Fans of this genre can traverse across exurban Rhode Island this weekend and hit up both openings. The “Nothing To See Here” show at OneWay Gallery on Boon Street in Narragansett opens on Saturday night, from 5 to 8 pm. The “RESIST” show at the Van Vessem Gallery at Sandywoods in Tiverton opens on Sunday, from 2 to 5pm.
Boon Street, one block removed from the Narragansett sea wall, and Sandywoods, an urban planning approach to intentional community, are both ideal destinations for the first spring weekend in Rhode Island. Both shows will have snacks and drinks and lots of good people talking about art and politics.
“RESIST is an exhibition of responses to the political climate of the United States,” reads an announcement for the month-long show at the Van Vessem Gallery at Sandywoods in Tiverton. “We invited artists to show work that deals with the viscerality of politics. Work that eschews pithy or sophomoric commentary for subtlety and depth. Work that acknowledges history and its inextricable relation to the present. Work that recognizes emotion as a valid genesis for politics.”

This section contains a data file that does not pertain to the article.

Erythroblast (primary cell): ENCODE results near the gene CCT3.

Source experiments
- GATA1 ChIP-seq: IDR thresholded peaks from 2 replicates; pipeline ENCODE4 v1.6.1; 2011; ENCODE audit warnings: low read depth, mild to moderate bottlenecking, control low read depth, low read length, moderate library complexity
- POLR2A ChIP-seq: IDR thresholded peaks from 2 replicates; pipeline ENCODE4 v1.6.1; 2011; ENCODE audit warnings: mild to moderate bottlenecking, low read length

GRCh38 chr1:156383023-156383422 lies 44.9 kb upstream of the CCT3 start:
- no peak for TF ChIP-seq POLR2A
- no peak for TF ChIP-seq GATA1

There are more than 30 artists expected to show their work, including Sally Mendzela, often featured in RI Future for her political activism.
“In conjunction with the gallery opening, there will be an opportunity for people to mingle, listen to poetry, music, meditate etc. This event will happen in the Sandywoods Center for the Arts, next door to the gallery.” Performing artists include: Len Cabral, Christopher Johnson, Jon Campbell, and Quahog Quire.
Even the announcement for the Sandywoods show, which is really worth a read, is itself a work of art:
“We wanted work that seeks and advocates for political solutions heartier and more potent than the ever-nebulous entity of ‘love,'” it reads. “Work with bark and bite. Work that celebrates bodies on the periphery, bodies in danger, bodies that might be deemed insufficiently human in a culture saturated with rightism.
We wanted work that questions art as a politically useful mode of production. Work that encourages the viewer to go beyond aesthetics and toward activism. Work that questions itself, work that implicates the viewer, work that unsettles the pristine space of art and brings us into the violence and fear of material reality.”
The Van Vassem Gallery is donating half of its profits from the show to the ACLU, and artists are encouraged to donate to a political cause, as well.
“If the punditry’s utter failure to predict or understand the mainstream acceptance of Trump is any indication, talk is exceedingly cheap,” says the announcement. “In the interest of putting our money where our mouth is, so to speak, we asked that all participating artists donate a portion of any work sold to the ACLU, Planned Parenthood, or any other organization of their choice.”